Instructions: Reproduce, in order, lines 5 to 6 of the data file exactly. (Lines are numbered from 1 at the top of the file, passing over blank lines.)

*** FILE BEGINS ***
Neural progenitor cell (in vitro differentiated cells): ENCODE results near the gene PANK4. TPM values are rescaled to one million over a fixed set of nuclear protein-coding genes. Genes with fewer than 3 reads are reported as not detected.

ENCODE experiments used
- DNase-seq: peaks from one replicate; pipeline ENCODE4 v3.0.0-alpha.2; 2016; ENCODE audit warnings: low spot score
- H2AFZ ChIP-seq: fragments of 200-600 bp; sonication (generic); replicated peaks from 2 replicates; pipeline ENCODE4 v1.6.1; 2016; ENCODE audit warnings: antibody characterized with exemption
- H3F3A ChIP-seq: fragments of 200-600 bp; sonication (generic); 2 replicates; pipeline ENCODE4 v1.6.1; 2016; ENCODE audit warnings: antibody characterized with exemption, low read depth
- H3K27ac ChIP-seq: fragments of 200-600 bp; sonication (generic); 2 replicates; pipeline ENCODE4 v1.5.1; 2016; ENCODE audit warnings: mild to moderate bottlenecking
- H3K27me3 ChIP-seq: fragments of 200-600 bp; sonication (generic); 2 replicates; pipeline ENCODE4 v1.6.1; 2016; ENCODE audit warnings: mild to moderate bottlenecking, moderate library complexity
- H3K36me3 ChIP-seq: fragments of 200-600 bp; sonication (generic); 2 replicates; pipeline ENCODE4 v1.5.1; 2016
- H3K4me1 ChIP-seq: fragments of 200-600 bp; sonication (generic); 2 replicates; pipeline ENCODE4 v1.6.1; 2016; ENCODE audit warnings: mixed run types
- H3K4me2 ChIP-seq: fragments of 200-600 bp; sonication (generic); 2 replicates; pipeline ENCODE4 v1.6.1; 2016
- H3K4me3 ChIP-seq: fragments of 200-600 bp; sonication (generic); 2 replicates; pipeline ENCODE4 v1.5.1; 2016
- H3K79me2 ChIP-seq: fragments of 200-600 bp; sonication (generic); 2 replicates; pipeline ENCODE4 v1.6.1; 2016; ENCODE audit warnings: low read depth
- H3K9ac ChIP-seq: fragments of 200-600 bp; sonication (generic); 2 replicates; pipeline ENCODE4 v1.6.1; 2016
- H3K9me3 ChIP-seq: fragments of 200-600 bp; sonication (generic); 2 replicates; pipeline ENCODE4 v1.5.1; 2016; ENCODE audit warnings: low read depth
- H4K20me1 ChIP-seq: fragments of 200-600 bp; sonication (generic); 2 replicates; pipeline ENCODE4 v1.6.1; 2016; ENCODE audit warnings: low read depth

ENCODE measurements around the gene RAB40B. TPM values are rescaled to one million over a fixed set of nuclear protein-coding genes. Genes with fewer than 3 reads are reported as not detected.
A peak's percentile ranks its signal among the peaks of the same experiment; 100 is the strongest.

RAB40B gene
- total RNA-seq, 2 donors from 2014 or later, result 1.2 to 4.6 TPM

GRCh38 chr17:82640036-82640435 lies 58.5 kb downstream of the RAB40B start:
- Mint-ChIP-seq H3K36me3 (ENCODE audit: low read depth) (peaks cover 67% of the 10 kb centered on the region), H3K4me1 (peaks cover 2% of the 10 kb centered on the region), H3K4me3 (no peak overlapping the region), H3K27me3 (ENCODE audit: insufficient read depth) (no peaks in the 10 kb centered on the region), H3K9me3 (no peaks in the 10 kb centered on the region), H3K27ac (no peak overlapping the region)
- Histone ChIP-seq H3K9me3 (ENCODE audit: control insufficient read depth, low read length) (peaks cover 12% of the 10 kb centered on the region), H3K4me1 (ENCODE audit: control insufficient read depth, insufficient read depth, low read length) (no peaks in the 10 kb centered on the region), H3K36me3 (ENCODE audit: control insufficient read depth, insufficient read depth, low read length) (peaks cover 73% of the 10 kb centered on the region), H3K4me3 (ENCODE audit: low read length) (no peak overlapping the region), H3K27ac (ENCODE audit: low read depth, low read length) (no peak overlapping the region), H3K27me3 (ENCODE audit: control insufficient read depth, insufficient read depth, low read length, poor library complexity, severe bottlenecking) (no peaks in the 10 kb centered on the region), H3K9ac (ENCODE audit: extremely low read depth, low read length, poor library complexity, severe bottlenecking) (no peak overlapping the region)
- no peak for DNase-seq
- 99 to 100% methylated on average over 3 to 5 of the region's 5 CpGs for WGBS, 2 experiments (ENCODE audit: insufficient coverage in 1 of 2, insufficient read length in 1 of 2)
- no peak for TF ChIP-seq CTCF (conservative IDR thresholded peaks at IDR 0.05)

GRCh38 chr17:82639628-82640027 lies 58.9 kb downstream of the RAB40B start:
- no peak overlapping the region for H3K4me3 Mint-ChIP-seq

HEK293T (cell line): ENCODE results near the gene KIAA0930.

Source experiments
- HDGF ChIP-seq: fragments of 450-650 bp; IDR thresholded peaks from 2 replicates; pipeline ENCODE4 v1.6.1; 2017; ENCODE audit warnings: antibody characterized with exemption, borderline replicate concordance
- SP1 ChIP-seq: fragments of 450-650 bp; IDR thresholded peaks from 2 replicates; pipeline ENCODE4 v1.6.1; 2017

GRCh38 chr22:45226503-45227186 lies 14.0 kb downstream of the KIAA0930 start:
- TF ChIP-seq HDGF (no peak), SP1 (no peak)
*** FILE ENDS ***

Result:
- H3F3A ChIP-seq: fragments of 200-600 bp; sonication (generic); 2 replicates; pipeline ENCODE4 v1.6.1; 2016; ENCODE audit warnings: antibody characterized with exemption, low read depth
- H3K27ac ChIP-seq: fragments of 200-600 bp; sonication (generic); 2 replicates; pipeline ENCODE4 v1.5.1; 2016; ENCODE audit warnings: mild to moderate bottlenecking